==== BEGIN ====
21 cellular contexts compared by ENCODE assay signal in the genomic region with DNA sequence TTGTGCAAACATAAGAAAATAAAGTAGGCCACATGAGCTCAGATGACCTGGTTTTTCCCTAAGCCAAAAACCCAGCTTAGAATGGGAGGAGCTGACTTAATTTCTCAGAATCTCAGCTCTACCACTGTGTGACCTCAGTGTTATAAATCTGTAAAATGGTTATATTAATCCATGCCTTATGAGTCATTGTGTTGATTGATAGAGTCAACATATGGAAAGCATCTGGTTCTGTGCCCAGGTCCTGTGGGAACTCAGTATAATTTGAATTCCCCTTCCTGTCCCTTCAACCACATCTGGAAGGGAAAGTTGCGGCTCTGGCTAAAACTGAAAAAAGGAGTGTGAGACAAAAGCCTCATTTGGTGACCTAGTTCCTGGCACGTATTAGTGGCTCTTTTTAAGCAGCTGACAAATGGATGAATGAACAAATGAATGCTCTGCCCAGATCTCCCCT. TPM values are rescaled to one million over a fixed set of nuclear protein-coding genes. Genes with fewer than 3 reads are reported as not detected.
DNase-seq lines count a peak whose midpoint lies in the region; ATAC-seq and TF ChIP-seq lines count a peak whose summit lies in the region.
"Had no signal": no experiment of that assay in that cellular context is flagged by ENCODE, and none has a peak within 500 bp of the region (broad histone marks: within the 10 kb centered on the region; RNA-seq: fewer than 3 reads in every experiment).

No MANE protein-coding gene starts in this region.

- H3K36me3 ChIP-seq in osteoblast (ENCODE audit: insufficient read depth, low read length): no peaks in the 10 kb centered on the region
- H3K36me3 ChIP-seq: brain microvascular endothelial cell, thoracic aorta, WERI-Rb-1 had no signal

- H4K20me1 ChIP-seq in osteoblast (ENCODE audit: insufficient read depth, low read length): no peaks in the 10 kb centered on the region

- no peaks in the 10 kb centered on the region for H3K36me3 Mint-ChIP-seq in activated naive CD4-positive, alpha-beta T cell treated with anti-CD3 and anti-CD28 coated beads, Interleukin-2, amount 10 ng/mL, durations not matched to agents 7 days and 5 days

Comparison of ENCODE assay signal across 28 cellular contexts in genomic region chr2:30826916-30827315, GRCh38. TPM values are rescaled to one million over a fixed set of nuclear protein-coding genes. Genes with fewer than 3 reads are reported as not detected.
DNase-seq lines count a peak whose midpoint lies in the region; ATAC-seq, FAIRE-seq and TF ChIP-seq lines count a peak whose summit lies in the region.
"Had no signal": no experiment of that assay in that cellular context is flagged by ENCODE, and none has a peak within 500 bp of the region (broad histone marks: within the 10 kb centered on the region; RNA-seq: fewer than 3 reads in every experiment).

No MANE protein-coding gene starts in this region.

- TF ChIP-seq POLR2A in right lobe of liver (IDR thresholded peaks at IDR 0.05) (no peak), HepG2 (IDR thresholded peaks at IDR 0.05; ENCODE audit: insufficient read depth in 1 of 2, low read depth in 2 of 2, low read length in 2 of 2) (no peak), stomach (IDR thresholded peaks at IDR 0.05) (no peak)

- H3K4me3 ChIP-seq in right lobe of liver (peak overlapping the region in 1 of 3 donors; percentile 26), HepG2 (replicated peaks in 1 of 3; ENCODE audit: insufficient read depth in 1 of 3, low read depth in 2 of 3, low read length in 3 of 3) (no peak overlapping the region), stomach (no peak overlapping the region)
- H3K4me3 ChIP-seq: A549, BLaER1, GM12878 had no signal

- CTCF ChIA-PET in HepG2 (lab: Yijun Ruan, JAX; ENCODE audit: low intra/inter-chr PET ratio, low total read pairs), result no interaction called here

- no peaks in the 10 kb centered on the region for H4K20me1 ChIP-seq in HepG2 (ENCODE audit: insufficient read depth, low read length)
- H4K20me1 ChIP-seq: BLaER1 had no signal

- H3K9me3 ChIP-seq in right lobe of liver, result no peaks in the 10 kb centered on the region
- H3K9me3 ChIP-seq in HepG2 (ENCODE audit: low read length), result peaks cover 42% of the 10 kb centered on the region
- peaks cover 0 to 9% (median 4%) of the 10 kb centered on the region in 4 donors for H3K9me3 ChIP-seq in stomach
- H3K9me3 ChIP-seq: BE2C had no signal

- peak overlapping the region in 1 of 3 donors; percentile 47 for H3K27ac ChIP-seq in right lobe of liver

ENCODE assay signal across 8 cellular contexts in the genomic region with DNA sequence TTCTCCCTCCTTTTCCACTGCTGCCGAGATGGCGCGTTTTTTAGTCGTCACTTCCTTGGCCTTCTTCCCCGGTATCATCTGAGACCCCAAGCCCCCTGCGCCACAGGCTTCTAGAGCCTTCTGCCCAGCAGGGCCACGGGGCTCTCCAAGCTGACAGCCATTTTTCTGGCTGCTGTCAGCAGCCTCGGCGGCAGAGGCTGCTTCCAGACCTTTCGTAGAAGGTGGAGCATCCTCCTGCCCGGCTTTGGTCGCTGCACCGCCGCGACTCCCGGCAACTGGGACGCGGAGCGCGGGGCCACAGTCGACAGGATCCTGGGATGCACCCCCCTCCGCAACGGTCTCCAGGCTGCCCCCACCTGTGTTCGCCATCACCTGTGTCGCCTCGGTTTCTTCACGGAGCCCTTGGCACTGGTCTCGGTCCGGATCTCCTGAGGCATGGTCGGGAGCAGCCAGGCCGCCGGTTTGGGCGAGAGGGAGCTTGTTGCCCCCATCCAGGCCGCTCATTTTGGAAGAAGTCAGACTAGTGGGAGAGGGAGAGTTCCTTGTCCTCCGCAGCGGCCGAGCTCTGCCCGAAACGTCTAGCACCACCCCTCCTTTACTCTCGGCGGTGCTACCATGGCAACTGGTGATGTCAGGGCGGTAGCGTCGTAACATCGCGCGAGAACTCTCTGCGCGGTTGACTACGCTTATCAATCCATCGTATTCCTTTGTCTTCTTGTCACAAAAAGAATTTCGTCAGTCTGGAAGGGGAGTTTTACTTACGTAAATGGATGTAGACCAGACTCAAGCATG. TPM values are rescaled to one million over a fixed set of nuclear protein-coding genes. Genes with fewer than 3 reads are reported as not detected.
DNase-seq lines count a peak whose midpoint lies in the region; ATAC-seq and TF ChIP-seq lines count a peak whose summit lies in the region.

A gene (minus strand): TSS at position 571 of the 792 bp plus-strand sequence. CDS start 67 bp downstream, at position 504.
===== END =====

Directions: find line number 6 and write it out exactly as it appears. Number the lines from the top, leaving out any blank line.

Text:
- H3K36me3 ChIP-seq: brain microvascular endothelial cell, thoracic aorta, WERI-Rb-1 had no signal